Games, contemplation, reflection, creativity, Bible study, connection, fun…it isn’t easy to create a youth group event that includes all these elements. But, sometimes it clicks! When it does, I love to share what worked.
Below is an outline of our evening including our ending labyrinth prayer. What worked well was that we had activities for a variety of different energy levels, that we engaged with the story on a deep level, and that there was time for reflection.
GaGa Ball. I have wanted to try using folding tables turned sideways for the pit walls. It worked!
Check -in questions:
Name something so good about God that we spend 4 weeks decorating, preparing, and giving during Advent and Christmas? Answers included God’s love, God’s creation of the universe, forgiveness, healing, and “God brings us together.” Note: This question was adapted from my recent Evangelism class taught by Dr. Mark Teasdale.
What questions do you have about the Christmas story?
My youth love using Kahoot! During youth group. There are lots of quizzes already created, or you can create your own. The game allows for team or individual play. The fact that the Bible never mentions Mary riding a donkey really surprised them!
Each person made a character from the nativity story that they identified with. As we created, using leftover Halloween candy that youth brought with them, we talked about their questions from check- in. After 15 minutes, each person was asked to share what part of the story they created and why they related to it. Then, we read Luke 2 and placed our created a scene with our candy creations. While the scene didn’t end up being Pinterest worthy- it was fun! The youth related to the different expectations the people in the Bible faced. Some expressed a desire to be a sheep with no responsibilities. Another felt as though they were asked to do a lot, as Mary was.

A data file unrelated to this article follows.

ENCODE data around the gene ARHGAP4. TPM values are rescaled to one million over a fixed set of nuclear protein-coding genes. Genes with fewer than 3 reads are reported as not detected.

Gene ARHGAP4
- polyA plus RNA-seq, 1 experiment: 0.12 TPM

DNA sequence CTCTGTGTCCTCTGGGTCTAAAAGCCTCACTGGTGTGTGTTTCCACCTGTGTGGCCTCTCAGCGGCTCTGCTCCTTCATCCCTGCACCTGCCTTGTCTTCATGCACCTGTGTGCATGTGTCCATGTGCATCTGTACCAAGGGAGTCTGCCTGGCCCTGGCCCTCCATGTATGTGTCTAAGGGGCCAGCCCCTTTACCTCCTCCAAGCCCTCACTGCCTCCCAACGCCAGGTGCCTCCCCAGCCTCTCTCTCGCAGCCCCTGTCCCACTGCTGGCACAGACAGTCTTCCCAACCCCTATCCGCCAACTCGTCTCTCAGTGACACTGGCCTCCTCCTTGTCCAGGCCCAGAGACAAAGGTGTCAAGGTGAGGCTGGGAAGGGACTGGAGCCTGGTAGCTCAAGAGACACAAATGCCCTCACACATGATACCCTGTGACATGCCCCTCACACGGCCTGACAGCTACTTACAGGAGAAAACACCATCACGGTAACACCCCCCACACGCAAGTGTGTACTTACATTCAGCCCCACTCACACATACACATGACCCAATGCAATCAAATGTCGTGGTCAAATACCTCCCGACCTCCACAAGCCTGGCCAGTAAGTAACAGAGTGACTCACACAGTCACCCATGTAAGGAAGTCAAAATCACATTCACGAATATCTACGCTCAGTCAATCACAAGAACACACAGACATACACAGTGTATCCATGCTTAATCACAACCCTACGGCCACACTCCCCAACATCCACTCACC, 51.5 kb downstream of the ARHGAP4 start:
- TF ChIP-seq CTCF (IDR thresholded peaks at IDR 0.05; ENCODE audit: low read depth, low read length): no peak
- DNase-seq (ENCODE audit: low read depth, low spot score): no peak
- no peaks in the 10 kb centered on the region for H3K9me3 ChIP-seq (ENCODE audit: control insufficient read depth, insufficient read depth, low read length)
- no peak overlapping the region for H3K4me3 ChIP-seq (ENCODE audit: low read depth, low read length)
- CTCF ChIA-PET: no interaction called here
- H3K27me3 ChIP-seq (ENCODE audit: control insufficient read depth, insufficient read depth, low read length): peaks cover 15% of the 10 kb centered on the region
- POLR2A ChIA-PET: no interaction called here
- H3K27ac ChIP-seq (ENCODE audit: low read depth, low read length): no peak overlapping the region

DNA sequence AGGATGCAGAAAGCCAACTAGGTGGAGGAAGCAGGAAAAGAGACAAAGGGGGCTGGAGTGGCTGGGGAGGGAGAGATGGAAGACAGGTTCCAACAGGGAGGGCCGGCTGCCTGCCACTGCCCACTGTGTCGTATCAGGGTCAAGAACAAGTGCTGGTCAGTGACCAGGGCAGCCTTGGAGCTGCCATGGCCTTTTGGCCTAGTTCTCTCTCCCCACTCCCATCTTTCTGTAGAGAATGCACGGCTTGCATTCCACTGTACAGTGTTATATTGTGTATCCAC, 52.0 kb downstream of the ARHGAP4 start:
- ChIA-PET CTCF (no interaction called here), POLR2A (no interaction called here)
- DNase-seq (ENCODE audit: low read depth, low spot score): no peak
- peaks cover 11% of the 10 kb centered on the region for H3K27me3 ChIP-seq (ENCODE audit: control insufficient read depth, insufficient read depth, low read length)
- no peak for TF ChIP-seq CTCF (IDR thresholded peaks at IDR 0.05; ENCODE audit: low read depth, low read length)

We spent 30 minutes playing large group games. Judge happens to be this year’s youth group, signature, play in the dark game.
To mix things up, I created four stations along an indoor labyrinth with each of the four Advent themes: Hope, Peace, Joy, Love. Youth were invited to mo
ve at their own pace through the labyrinth or use a finger labyrinth if they chose not to walk. Download the simple Advent Labyrinth Stations here.
Hope: light a candle. Materials: Directions, candles, matches, cup of water for matches.
Peace: mark places on a map in need of peace. Materials: Directions, map, markers.
Joy: describe God using Scrabble letters. Materials: Directions, scrabble letters.
Love: Reflecting upon Emmanuel- God with us. Materials: Directions, nativity set.
You did all of this in an hour and a half?!
And I never knew that Mary on the donkey wasn’t in the Bible, either. It’s depicted in every children’s book I read to my kids.
What is the game you play in the dark? “judge”? could you tell me how that is played?
Sorry for the delay. Judge is a hybrid of follow the leader and hide and go seek. The judge is at the front of the line, walking around the church. The person at the end of the line tries to break off and hide without being noticed (when they go around the corner, for example). If the judge finds someone who has hidden, then that person goes right behind them in line. If all the people break off and their is no line, then the judge loses. You need to establish rules about what is in bounds (works best played on one floor or outside) as well as how often the judge can glance back. This was THE favorite game of my youth group a few years ago.